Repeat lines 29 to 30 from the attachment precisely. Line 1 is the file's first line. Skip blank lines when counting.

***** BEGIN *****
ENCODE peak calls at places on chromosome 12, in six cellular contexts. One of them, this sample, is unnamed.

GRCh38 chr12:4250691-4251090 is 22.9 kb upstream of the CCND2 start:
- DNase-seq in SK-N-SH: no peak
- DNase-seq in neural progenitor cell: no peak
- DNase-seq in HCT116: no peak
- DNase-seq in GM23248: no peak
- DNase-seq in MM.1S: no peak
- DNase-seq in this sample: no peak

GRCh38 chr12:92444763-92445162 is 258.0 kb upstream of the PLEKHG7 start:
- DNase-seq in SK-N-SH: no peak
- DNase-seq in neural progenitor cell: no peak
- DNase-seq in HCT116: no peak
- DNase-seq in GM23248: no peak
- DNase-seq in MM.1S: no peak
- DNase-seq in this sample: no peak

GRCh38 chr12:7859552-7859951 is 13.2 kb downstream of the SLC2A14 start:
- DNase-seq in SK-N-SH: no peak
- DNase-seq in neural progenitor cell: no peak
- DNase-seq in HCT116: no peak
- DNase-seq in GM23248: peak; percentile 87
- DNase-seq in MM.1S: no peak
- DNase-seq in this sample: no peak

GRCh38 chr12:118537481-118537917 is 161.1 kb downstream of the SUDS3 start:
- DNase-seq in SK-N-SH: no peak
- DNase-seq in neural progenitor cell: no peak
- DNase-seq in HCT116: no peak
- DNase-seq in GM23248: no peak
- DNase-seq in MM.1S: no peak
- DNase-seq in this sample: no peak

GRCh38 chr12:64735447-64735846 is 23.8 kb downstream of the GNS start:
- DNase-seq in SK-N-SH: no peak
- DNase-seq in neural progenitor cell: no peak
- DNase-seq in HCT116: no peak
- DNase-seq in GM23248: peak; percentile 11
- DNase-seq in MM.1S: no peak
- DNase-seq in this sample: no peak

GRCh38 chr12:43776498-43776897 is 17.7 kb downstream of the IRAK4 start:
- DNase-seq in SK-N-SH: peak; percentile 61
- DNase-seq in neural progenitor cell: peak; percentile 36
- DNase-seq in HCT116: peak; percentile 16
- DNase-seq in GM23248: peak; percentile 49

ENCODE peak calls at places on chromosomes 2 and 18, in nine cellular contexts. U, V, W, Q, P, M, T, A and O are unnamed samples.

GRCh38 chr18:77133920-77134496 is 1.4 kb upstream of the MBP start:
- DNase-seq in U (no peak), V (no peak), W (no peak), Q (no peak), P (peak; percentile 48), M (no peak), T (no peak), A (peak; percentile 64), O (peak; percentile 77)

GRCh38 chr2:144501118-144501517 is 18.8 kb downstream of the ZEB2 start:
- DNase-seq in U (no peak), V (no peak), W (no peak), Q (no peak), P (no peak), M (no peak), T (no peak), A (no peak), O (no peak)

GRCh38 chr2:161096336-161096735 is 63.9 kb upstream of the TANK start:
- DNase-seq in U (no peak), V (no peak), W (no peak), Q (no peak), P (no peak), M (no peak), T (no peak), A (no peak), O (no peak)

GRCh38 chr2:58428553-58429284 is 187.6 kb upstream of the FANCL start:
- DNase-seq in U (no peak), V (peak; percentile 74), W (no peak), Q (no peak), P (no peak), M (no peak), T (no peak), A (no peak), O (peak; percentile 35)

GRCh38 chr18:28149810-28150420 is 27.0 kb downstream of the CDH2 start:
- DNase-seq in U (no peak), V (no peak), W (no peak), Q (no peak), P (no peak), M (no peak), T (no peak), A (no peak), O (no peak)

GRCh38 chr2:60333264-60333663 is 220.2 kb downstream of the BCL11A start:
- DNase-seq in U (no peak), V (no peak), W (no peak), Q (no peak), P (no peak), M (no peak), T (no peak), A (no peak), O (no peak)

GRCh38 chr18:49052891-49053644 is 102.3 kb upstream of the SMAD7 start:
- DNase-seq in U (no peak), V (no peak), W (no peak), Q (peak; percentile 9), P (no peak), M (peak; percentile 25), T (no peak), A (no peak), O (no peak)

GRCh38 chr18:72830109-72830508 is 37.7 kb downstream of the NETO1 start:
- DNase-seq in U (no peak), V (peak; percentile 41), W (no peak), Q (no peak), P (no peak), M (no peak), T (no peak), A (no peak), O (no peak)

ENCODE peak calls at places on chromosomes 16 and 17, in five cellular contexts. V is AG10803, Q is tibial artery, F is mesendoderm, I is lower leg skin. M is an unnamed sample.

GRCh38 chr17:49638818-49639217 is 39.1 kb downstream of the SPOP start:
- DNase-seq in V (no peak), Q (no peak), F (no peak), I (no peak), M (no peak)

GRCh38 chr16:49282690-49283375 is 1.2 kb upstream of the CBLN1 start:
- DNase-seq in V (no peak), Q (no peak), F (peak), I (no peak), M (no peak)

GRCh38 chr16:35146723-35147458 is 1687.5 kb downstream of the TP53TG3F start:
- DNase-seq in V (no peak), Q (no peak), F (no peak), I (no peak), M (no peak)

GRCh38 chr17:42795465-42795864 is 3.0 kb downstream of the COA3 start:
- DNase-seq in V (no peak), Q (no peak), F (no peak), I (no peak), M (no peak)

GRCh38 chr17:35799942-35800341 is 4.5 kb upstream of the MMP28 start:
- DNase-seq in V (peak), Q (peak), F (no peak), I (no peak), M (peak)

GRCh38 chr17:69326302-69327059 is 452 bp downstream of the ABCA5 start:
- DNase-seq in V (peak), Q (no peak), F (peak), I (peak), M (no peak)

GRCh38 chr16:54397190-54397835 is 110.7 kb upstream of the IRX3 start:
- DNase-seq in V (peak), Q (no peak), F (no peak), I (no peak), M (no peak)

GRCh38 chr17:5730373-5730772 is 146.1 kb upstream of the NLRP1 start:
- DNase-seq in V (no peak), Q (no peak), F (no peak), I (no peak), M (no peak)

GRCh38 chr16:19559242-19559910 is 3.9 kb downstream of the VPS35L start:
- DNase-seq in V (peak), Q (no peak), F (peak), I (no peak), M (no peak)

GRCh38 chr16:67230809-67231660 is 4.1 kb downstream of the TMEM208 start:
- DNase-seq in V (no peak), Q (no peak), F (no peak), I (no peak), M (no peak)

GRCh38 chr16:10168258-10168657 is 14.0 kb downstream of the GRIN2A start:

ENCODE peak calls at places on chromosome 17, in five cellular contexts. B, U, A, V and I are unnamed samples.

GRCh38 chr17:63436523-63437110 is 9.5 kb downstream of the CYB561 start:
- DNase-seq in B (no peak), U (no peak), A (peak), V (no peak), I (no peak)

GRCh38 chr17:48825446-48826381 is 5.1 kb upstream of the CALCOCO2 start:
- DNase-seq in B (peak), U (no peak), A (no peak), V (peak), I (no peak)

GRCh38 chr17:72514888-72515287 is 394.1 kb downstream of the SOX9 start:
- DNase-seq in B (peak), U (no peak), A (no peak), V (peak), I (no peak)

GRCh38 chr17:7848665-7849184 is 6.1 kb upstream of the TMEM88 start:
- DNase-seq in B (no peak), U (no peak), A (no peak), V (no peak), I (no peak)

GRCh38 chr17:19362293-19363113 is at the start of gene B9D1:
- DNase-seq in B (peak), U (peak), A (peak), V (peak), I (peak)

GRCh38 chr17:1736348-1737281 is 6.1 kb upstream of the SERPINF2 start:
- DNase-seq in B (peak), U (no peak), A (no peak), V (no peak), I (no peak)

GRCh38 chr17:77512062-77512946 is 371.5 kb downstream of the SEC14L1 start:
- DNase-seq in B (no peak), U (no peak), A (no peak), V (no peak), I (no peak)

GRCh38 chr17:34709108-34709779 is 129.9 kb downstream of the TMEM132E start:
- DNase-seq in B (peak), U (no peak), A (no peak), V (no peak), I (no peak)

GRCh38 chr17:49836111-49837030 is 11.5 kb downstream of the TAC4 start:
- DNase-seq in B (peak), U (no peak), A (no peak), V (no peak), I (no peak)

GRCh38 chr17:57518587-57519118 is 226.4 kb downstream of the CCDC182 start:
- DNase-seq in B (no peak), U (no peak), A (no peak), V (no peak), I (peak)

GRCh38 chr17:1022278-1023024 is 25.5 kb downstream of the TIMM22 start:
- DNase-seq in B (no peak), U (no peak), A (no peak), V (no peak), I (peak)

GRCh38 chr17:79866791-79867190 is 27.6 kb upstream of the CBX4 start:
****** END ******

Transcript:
- DNase-seq in this sample: no peak

GRCh38 chr12:64735447-64735846 is 23.8 kb downstream of the GNS start: